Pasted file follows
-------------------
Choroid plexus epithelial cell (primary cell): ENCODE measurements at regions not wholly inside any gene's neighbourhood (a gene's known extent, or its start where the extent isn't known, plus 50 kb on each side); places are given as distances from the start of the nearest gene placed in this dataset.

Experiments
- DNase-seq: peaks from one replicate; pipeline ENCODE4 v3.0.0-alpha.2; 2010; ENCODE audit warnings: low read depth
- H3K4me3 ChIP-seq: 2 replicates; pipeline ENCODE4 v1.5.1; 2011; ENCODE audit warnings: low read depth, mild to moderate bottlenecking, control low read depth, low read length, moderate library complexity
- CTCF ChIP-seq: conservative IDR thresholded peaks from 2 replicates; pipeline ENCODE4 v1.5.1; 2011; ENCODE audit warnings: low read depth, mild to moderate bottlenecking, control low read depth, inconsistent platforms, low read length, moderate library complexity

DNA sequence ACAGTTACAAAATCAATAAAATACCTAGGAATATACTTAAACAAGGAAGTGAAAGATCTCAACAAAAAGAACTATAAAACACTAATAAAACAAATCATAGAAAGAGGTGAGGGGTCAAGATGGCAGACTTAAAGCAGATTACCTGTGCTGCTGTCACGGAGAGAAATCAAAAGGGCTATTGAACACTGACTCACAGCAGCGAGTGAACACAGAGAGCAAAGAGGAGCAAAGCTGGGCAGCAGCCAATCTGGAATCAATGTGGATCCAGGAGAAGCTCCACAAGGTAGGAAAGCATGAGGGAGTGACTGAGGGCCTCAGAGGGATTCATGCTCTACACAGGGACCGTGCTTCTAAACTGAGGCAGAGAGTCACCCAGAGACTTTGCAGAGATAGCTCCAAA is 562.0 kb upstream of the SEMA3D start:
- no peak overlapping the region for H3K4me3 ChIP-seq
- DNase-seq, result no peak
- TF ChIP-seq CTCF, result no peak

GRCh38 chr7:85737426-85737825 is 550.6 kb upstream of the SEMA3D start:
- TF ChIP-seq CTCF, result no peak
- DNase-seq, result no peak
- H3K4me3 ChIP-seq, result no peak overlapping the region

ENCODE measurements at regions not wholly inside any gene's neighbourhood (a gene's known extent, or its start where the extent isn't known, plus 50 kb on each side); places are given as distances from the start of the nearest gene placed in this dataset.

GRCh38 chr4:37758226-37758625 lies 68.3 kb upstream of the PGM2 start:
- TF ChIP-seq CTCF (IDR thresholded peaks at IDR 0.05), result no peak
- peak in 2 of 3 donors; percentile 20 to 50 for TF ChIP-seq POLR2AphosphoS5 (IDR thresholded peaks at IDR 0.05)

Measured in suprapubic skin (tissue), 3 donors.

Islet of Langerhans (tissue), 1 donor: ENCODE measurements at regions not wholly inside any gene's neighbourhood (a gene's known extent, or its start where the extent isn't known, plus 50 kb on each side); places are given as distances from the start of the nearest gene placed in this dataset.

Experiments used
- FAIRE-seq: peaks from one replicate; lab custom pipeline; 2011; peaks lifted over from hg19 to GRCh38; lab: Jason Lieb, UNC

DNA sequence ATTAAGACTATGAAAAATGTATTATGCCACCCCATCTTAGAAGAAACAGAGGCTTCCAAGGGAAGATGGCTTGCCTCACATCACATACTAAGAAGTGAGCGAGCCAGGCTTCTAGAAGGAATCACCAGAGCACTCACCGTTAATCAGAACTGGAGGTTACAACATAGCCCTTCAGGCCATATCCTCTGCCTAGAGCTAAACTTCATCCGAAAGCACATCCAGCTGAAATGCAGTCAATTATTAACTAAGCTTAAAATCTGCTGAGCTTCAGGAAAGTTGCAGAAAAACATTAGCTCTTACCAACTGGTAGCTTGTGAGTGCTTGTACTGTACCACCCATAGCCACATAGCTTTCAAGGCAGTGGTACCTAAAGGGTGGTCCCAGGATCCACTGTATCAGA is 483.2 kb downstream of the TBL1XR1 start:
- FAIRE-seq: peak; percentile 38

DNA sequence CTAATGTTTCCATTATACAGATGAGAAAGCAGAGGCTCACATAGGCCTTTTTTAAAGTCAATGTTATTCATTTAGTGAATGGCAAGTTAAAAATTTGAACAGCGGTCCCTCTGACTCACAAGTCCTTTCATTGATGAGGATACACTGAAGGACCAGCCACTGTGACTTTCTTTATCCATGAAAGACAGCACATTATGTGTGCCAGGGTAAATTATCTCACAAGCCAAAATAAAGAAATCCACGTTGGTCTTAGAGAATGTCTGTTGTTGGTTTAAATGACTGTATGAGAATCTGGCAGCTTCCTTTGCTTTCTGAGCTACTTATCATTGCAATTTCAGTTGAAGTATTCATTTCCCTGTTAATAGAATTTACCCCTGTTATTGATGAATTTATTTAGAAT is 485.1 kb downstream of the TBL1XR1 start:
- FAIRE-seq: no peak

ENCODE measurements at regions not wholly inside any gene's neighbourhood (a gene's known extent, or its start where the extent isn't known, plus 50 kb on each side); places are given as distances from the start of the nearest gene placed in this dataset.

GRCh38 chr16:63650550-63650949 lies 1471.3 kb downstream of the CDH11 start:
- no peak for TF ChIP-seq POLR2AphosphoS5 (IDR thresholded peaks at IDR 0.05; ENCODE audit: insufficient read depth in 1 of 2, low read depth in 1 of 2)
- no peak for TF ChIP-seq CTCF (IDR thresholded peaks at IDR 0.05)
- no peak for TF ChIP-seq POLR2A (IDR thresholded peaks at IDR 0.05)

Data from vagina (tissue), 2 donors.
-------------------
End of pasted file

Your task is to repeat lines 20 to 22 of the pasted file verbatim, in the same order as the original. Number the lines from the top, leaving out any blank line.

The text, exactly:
Experiments used
- FAIRE-seq: peaks from one replicate; lab custom pipeline; 2011; peaks lifted over from hg19 to GRCh38; lab: Jason Lieb, UNC

DNA sequence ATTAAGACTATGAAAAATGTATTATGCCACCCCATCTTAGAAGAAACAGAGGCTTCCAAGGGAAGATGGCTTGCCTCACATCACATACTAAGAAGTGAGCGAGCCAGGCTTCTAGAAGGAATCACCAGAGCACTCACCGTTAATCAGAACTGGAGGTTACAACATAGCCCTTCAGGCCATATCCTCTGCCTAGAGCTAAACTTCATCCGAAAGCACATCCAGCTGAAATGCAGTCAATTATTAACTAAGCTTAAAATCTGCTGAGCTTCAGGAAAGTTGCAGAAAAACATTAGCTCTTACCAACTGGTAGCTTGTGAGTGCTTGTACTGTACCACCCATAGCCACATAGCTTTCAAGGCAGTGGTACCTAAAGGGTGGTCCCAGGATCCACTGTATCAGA is 483.2 kb downstream of the TBL1XR1 start: